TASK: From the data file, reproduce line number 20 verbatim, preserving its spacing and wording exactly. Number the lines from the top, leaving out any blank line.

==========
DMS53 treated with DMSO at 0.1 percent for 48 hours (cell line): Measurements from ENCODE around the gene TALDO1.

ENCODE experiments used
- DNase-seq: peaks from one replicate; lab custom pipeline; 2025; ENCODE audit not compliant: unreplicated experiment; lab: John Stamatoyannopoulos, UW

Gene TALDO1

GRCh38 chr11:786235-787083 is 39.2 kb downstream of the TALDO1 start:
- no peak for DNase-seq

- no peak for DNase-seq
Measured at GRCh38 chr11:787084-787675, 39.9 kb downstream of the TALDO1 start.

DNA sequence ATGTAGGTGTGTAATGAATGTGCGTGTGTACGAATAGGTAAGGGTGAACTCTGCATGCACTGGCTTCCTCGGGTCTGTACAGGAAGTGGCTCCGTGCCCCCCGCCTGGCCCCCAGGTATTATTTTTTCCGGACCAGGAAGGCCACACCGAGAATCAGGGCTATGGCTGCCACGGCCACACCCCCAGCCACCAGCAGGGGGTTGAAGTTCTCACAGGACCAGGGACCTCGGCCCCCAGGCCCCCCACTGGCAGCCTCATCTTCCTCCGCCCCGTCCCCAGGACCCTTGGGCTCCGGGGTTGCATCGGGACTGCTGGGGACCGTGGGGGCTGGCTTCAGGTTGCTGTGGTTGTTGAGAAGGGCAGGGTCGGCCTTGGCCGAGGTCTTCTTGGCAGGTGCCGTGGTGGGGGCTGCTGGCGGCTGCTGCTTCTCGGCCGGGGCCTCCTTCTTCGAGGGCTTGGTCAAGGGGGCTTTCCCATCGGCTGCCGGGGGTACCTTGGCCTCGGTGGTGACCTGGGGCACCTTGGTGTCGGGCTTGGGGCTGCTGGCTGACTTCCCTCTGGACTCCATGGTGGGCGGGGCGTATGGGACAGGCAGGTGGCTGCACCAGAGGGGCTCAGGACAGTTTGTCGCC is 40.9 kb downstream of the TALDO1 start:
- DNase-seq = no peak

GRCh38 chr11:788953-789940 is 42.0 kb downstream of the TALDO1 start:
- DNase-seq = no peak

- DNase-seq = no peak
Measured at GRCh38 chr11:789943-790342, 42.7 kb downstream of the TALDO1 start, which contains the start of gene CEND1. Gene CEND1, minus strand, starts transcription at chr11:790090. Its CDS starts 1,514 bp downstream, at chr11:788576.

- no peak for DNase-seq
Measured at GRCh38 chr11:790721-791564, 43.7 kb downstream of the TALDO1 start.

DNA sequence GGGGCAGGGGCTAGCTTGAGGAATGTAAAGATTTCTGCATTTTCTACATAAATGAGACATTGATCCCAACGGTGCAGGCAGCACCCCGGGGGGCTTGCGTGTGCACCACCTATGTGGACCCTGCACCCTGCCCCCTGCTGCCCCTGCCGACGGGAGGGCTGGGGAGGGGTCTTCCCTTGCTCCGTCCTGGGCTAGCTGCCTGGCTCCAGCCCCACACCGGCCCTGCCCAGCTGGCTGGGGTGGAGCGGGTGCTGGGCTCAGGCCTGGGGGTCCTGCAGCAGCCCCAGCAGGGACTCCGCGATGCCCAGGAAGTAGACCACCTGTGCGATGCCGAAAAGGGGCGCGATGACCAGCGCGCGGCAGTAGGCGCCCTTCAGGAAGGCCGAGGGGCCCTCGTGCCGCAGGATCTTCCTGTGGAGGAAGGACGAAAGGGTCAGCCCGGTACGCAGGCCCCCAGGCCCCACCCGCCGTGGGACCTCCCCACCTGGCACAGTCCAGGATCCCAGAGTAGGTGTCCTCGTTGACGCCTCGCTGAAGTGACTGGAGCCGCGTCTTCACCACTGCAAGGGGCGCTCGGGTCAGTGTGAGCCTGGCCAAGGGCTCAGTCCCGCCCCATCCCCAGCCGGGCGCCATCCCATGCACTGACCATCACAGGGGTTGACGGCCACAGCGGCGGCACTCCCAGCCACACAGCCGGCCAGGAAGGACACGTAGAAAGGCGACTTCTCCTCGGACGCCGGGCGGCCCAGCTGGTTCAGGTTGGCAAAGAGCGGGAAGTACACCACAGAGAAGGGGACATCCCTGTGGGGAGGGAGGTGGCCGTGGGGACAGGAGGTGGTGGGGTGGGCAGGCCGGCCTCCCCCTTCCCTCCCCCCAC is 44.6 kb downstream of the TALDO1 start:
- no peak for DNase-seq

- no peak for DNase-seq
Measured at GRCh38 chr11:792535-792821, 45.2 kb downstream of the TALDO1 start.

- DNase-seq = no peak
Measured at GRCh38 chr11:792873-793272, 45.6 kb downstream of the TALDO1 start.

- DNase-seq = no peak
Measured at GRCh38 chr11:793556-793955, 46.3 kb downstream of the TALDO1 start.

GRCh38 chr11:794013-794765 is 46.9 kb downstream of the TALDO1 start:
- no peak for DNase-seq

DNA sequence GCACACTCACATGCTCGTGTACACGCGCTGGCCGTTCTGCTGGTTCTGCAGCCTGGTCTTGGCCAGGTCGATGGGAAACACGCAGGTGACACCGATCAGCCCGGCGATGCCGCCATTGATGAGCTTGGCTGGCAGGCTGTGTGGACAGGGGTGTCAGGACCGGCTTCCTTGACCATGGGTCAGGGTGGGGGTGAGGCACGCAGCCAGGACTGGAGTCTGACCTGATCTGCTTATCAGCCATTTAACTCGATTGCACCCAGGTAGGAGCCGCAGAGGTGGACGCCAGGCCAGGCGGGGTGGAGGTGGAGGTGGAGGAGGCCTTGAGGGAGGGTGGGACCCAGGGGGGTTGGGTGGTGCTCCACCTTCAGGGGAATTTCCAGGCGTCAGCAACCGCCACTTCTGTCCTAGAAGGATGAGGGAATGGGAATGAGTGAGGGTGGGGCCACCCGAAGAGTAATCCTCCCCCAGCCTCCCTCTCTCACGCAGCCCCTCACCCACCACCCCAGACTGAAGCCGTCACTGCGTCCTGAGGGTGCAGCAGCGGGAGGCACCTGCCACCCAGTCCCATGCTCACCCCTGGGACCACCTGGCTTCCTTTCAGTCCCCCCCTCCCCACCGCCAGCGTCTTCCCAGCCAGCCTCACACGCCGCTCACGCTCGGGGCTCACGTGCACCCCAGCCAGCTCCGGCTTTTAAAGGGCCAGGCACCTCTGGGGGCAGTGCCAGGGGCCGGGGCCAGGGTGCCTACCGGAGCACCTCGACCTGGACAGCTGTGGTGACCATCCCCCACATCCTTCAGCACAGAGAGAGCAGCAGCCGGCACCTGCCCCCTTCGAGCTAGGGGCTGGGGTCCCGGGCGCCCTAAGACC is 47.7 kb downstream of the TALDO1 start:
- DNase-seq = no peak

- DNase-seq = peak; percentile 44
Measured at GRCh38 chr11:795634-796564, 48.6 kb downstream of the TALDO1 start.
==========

Measured at GRCh38 chr11:792535-792821, 45.2 kb downstream of the TALDO1 start.